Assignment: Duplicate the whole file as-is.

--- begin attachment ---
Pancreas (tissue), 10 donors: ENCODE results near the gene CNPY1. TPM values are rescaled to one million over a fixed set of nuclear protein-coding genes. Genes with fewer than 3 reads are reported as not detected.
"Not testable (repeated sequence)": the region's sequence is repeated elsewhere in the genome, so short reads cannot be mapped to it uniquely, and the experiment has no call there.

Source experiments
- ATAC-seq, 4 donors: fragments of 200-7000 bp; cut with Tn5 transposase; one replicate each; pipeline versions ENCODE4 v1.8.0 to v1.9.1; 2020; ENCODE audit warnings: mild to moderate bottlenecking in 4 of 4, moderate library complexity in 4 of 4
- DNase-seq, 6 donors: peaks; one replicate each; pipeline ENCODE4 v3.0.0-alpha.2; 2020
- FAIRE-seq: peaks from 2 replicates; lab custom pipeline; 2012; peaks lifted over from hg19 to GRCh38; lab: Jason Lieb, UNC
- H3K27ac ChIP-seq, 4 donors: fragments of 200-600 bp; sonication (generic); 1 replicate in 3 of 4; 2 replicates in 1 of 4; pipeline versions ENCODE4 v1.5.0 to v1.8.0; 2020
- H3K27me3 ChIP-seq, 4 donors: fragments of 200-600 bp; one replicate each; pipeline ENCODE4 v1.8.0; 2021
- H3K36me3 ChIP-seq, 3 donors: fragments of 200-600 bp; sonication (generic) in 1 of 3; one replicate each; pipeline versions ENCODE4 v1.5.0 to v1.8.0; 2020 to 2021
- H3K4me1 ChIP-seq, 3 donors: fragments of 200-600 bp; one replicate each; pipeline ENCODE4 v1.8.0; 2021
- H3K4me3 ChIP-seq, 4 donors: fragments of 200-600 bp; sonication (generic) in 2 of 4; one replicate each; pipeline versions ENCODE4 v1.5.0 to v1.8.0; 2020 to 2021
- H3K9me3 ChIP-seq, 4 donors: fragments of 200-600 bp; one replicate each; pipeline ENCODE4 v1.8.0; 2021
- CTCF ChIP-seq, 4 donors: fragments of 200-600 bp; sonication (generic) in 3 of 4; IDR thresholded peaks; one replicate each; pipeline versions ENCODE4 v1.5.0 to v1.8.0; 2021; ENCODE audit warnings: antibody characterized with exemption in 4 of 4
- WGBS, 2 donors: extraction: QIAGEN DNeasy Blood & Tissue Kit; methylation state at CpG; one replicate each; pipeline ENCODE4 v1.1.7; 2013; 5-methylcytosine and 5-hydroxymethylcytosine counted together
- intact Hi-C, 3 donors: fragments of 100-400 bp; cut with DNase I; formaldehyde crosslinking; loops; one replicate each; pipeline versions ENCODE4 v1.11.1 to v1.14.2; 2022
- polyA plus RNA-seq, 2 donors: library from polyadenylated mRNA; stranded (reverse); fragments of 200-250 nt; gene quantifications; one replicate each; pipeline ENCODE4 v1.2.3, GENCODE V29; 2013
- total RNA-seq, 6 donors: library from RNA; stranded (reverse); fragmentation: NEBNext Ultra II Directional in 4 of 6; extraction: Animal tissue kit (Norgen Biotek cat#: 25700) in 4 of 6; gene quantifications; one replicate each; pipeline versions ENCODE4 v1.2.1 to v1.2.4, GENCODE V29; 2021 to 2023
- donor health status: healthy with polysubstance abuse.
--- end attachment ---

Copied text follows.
Pancreas (tissue), 10 donors: ENCODE results near the gene CNPY1. TPM values are rescaled to one million over a fixed set of nuclear protein-coding genes. Genes with fewer than 3 reads are reported as not detected.
"Not testable (repeated sequence)": the region's sequence is repeated elsewhere in the genome, so short reads cannot be mapped to it uniquely, and the experiment has no call there.

Source experiments
- ATAC-seq, 4 donors: fragments of 200-7000 bp; cut with Tn5 transposase; one replicate each; pipeline versions ENCODE4 v1.8.0 to v1.9.1; 2020; ENCODE audit warnings: mild to moderate bottlenecking in 4 of 4, moderate library complexity in 4 of 4
- DNase-seq, 6 donors: peaks; one replicate each; pipeline ENCODE4 v3.0.0-alpha.2; 2020
- FAIRE-seq: peaks from 2 replicates; lab custom pipeline; 2012; peaks lifted over from hg19 to GRCh38; lab: Jason Lieb, UNC
- H3K27ac ChIP-seq, 4 donors: fragments of 200-600 bp; sonication (generic); 1 replicate in 3 of 4; 2 replicates in 1 of 4; pipeline versions ENCODE4 v1.5.0 to v1.8.0; 2020
- H3K27me3 ChIP-seq, 4 donors: fragments of 200-600 bp; one replicate each; pipeline ENCODE4 v1.8.0; 2021
- H3K36me3 ChIP-seq, 3 donors: fragments of 200-600 bp; sonication (generic) in 1 of 3; one replicate each; pipeline versions ENCODE4 v1.5.0 to v1.8.0; 2020 to 2021
- H3K4me1 ChIP-seq, 3 donors: fragments of 200-600 bp; one replicate each; pipeline ENCODE4 v1.8.0; 2021
- H3K4me3 ChIP-seq, 4 donors: fragments of 200-600 bp; sonication (generic) in 2 of 4; one replicate each; pipeline versions ENCODE4 v1.5.0 to v1.8.0; 2020 to 2021
- H3K9me3 ChIP-seq, 4 donors: fragments of 200-600 bp; one replicate each; pipeline ENCODE4 v1.8.0; 2021
- CTCF ChIP-seq, 4 donors: fragments of 200-600 bp; sonication (generic) in 3 of 4; IDR thresholded peaks; one replicate each; pipeline versions ENCODE4 v1.5.0 to v1.8.0; 2021; ENCODE audit warnings: antibody characterized with exemption in 4 of 4
- WGBS, 2 donors: extraction: QIAGEN DNeasy Blood & Tissue Kit; methylation state at CpG; one replicate each; pipeline ENCODE4 v1.1.7; 2013; 5-methylcytosine and 5-hydroxymethylcytosine counted together
- intact Hi-C, 3 donors: fragments of 100-400 bp; cut with DNase I; formaldehyde crosslinking; loops; one replicate each; pipeline versions ENCODE4 v1.11.1 to v1.14.2; 2022
- polyA plus RNA-seq, 2 donors: library from polyadenylated mRNA; stranded (reverse); fragments of 200-250 nt; gene quantifications; one replicate each; pipeline ENCODE4 v1.2.3, GENCODE V29; 2013
- total RNA-seq, 6 donors: library from RNA; stranded (reverse); fragmentation: NEBNext Ultra II Directional in 4 of 6; extraction: Animal tissue kit (Norgen Biotek cat#: 25700) in 4 of 6; gene quantifications; one replicate each; pipeline versions ENCODE4 v1.2.1 to v1.2.4, GENCODE V29; 2021 to 2023
- donor health status: healthy with polysubstance abuse.